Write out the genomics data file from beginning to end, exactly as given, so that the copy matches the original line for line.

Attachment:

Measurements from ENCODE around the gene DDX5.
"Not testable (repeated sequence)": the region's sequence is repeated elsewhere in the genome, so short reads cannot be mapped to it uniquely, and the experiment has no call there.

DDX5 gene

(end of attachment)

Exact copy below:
Measurements from ENCODE around the gene DDX5.
"Not testable (repeated sequence)": the region's sequence is repeated elsewhere in the genome, so short reads cannot be mapped to it uniquely, and the experiment has no call there.

DDX5 gene